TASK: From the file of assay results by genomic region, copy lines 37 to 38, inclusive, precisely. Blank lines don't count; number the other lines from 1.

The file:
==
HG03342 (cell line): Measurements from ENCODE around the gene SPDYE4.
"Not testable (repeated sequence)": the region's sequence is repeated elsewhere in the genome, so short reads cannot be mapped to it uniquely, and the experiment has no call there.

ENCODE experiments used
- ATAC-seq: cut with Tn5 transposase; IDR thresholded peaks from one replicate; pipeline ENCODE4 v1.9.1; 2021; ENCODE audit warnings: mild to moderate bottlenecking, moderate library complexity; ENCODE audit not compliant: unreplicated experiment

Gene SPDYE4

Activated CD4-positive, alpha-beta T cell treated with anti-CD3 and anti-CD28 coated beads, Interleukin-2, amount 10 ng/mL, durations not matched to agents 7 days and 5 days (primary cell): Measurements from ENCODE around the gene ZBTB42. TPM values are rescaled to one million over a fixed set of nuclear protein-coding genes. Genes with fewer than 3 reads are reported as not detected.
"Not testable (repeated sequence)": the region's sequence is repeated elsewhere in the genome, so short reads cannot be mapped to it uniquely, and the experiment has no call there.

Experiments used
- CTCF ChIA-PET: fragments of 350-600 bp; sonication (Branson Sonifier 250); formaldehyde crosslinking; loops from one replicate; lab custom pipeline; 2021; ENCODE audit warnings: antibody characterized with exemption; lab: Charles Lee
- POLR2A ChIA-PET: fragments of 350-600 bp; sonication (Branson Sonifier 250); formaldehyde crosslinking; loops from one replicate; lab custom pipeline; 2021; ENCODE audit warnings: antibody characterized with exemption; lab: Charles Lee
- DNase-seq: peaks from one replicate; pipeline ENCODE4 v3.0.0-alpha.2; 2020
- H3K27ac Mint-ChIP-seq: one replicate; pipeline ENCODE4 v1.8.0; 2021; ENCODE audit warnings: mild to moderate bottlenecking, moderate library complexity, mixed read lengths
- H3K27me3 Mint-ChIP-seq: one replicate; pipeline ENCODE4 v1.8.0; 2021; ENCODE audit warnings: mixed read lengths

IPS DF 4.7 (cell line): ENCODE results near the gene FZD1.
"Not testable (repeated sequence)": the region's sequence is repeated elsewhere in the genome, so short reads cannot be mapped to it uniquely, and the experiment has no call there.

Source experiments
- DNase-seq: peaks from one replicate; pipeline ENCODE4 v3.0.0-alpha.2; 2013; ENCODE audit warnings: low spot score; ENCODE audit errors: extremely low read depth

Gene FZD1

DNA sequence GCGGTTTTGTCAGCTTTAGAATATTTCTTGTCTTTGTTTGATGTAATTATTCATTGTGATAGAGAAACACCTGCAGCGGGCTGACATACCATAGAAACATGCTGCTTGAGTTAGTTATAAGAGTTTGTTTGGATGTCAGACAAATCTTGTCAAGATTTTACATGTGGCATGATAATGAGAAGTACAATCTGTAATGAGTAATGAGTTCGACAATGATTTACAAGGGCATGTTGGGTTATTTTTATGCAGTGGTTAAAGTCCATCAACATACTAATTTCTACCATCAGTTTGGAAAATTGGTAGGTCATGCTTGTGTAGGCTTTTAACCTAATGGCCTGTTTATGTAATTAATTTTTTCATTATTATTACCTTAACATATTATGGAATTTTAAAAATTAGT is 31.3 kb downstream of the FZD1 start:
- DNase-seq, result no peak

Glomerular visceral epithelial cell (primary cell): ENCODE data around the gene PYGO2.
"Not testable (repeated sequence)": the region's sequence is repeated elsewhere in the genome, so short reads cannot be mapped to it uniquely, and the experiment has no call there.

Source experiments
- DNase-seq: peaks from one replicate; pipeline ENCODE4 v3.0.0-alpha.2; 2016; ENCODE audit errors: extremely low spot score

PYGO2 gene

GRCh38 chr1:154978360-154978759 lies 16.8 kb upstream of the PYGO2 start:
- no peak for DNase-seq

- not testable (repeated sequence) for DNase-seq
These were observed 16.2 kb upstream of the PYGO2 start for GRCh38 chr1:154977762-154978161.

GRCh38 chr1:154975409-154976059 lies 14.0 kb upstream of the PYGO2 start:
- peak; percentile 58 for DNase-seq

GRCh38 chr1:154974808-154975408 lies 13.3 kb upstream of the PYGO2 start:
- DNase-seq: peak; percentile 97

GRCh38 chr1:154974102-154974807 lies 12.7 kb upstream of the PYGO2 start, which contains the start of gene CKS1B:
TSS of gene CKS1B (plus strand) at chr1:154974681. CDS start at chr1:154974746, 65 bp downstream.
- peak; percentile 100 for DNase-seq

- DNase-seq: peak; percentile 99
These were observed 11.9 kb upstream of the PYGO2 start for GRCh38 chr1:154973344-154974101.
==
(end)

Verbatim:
- DNase-seq: peak; percentile 99
These were observed 11.9 kb upstream of the PYGO2 start for GRCh38 chr1:154973344-154974101.